The City of Cape Town’s water resilience plan, unveiled at a conference in August, will be delivering less than half of the expected supply as initially earmarked through desalination projects, groundwater extraction and water reuse.

A statement released on Monday by Xanthea Limberg, Mayoral Committee Member for Informal Settlements, Water and Waste Services, and Energy, stated: “The City continues to install water management devices on the properties of delinquent water users. Almost 7 000 have been installed to date. In addition, emergency augmentation schemes are progressing. It is foreseen that between 130 and 240 million litres per day will be at some stage of production between December 2017 and May 2018. This includes land- and sea-based desalination, water reclamation, and groundwater abstraction projects, if all goes according to plan. It must be noted that reducing consumption is non-negotiable, irrespective of augmentation projects coming online. We ask all water users to support us and to help us to get through this unprecedented drought which is affecting large parts of South Africa as well.”

Water rationing is now a reality in Cape Town, as the first phase of the the Critical Water Shortages Disaster Plan is rolled out. Included in yesterday’s statement were guidelines for rationing:


  • Keep between 5 and 10 litres of water available for drinking use only for the household during rationing (average of four persons per household). Please use your discretion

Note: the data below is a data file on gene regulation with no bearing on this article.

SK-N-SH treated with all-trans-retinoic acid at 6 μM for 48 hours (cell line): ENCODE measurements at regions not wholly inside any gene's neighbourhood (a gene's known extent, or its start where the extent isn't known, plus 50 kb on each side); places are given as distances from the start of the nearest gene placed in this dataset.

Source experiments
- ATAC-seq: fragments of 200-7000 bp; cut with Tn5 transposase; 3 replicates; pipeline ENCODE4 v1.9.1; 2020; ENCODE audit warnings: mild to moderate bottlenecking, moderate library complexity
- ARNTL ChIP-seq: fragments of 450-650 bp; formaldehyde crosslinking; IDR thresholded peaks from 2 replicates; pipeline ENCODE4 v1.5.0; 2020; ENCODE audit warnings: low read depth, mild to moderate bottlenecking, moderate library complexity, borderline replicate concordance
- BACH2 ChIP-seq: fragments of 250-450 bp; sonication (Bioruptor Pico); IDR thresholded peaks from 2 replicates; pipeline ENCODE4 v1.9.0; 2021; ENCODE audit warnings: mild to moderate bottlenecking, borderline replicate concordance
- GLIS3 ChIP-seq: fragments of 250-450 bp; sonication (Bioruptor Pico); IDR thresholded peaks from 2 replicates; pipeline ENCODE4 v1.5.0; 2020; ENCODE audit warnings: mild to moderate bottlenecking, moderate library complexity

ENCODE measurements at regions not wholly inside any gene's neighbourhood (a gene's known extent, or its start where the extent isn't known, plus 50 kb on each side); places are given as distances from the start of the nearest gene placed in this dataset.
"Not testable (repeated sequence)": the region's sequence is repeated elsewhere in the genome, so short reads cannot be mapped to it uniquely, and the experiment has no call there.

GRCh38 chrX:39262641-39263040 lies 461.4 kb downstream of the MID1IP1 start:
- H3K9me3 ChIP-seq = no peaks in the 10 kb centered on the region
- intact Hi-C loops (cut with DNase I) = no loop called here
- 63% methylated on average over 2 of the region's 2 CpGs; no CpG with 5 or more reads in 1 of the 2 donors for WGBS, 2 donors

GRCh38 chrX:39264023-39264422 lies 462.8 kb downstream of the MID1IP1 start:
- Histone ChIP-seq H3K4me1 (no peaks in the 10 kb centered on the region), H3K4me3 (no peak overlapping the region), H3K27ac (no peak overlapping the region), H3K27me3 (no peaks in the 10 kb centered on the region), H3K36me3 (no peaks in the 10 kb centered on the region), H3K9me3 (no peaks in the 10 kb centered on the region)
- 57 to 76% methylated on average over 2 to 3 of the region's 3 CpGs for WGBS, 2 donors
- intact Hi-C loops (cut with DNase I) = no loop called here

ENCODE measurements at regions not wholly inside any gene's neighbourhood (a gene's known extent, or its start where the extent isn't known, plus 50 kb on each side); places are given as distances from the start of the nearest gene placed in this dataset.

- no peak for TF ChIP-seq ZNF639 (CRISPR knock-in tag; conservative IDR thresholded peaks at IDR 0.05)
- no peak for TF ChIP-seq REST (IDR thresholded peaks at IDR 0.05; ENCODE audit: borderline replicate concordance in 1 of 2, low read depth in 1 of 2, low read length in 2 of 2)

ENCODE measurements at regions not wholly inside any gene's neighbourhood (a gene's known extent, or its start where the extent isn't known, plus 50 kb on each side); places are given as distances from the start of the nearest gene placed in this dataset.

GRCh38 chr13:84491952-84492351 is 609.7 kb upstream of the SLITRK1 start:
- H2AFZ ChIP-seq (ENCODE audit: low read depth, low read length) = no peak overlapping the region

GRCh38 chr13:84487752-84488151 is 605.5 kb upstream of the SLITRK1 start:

• Keep additional water for pets. Pet owners should use their own discretion
  • Reconsider your water usage during peak water usage times. Flatten out the peak by showering (for no more than a minute) later in the evening or before 06:00 in the morning or do your washing after 21:00, as an example. Check for updates on advanced pressure management on CTAlerts ( and the City’s website ( Definitive advance timetables of the outages cannot be provided as water systems must be managed flexibly to avoid damage to critical infrastructure. Rationing does not work like electricity load-shedding. Unlike load-shedding where areas were switched off and on for a two-hour period, pressure management is introduced and remains active in an area all the time. This will provide sufficient water to most households most of the time. In instances of steep slopes or double-storey buildings local to an area, this reduction in pressure is likely to cause constraints. As outages due to increased use are beyond the City’s control, it is more difficult to use pressure management than load-shedding to manage demand. The City will, however, provide as much information as possible relating to areas to be rationed approximately 24 hours ahead of time
  • When you experience a loss of water supply and before you contact the City’s call centre, please check your neighbour’s supply first to see whether it is likely a case of rationing. Higher-lying properties will likely experience a higher risk of rationing
  • If you reside in or operate from multi-storey buildings, ensure that the water supply system (booster pumps and roof-top storage) is in working order in compliance with the Water By-law (